Prayer is not magic, in other words. It is not a petition. It is not a form of flattery that gets us what we want.
No, prayer is a family sitting around the kitchen table, talking about the day's events.
That's what families do.
That's what prayer is all about.

Wednesday, January 08, 2014

This week's lesson: discipling through metaphor

Where do you get your picture of God?

Glance through the hymnal, and you'll notice that most of its metaphors come from:
  • Agriculture (cf. "Bringing in the Sheaves"),
  • Romance (cf. "Jesus, Lover of My Soul"),
  • Travel (cf. "I'm a Pilgrim")
  • War (cf. "Onward Christian Soldiers"),
  • and even Medicine (cf. "The Great Physician Now is Near"),
  • though not Sports (which is one more reason why you'll never hear "Dropkick Me Jesus" on a Sabbath morning in church).
Nothing wrong with this -- but it's worth remembering that every metaphor says some things better than others. Picture Jesus as a farmer, after all, and you risk making him irrelevant to city-folk; focus "the Lover of My Soul," and you'll make adolescent males squirm in embarrassment. And yes, God is the Great Physician . . .

But He's also the Great Dentist.

And the Great Physical Therapist.

And the Great Musician, the Great Civil Engineer, and maybe even the Great Coach.

So take some time this Sabbath to explore your metaphors about God: what they say about God, what they say about you, and what they leave unsaid.

And if you come up with some new ones . . .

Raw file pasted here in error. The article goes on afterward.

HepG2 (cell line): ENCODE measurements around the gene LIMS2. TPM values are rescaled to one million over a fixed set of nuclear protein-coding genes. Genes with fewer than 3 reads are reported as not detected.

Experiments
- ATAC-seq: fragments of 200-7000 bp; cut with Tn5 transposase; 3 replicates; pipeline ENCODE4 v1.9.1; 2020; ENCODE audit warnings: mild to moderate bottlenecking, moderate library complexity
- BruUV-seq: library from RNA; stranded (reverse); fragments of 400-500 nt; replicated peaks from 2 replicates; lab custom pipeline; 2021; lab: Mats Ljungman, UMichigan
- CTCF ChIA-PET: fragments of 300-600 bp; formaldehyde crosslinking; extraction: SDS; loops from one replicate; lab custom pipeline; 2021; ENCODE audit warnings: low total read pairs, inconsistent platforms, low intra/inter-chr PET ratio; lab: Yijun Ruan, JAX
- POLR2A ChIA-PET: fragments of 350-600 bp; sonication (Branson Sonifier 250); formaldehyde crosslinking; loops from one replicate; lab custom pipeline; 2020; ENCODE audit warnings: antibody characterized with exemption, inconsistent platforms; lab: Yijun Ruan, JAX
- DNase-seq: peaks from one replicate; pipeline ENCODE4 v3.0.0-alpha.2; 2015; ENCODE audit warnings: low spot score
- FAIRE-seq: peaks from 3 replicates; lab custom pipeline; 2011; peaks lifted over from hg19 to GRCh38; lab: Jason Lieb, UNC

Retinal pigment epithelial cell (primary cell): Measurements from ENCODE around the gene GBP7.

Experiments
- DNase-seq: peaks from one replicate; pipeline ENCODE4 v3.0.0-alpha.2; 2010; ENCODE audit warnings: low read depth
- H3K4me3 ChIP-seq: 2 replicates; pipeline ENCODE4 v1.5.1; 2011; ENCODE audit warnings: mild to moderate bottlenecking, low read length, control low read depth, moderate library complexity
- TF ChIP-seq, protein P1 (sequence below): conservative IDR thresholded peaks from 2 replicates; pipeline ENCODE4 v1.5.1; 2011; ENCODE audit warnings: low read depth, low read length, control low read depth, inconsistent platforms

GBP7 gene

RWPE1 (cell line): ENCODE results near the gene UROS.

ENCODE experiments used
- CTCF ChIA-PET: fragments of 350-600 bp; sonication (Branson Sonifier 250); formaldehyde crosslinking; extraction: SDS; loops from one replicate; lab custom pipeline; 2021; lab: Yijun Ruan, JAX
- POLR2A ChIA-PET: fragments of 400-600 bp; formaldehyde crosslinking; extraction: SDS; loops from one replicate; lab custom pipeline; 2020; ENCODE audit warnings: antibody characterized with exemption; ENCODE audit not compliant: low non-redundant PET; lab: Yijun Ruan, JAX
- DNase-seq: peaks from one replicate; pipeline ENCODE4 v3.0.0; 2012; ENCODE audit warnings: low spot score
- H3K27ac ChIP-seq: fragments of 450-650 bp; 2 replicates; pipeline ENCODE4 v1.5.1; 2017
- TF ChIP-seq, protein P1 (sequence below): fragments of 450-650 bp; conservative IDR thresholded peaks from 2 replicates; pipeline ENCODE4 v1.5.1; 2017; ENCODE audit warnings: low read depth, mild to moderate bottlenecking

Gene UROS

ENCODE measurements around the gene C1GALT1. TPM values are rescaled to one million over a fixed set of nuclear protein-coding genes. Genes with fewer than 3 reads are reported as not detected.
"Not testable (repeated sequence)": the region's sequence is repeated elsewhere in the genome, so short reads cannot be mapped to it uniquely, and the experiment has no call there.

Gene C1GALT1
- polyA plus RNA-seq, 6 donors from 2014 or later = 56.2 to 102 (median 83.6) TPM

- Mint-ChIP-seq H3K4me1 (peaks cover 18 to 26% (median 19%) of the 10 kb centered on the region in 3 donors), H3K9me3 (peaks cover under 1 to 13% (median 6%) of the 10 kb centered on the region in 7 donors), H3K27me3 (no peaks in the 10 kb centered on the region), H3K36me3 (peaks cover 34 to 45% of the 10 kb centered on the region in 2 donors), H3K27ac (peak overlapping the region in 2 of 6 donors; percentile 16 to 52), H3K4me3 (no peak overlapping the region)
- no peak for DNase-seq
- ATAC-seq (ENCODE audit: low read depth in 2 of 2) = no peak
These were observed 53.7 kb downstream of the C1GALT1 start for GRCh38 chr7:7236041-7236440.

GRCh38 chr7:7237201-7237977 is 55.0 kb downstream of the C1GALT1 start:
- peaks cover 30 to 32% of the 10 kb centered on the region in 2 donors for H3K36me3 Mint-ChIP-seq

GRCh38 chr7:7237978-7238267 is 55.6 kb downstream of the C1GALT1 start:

Then what does that tell you God is like?

Wednesday, January 01, 2014

This week's lesson: disciples & scripture

It was a dark and stormy night.


My family and I were attending camp meeting in the American Midwest, and the weather service had issued a tornado watch for that evening.

None of us had been through something like this before, but I'd grown up on stories of tornadoes -- my parents are from Kansas, after all . . . and if you've ever heard a tornado story, then you know they come in two forms:
  1. The siren goes off -- and they just barely make it to safety before the tornado hits.
  2. The siren goes off -- and they don't make it..
That's why I told my family to hurry to the shelter if they heard a siren. "You'll be safe if you make it to the hallway just outside our room," I told them. "That's the 'designated safe area' for our building -- but whatever you do, don't waste any time getting there!"

With that plan in mind, we all went to bed . . .

And the next thing I knew, I was standing in the hallway, clutching one child, while my wife came through the door behind me, clutching the other child.

So far, so good -- but as my wife closed the door behind her, I realized three things:
  1. The door locked automatically when it closed -- and none of us had a key.
  2. Since it was the "designated safe area" for the entire building, the hallway was rapidly filling up with people.
  3. And I was wearing only the clothes in which I'd gone to sleep -- and it was a warm night!
Now I'm told that pastors often dream about greeting their church members while wearing nothing but their underwear -- but so far as I know, I'm the only pastor who's ever actually done it.
But such are the power of stories -- the stories I'd grown up hearing about tornadoes.
Likewise, we are shaped by the stories of Scripture -- stories that can move us in powerful (and sometimes embarrassing) ways.
And if a few stories about tornadoes can have the effect they did on me . . . 
Then just think what all those stories in the Bible could do to you!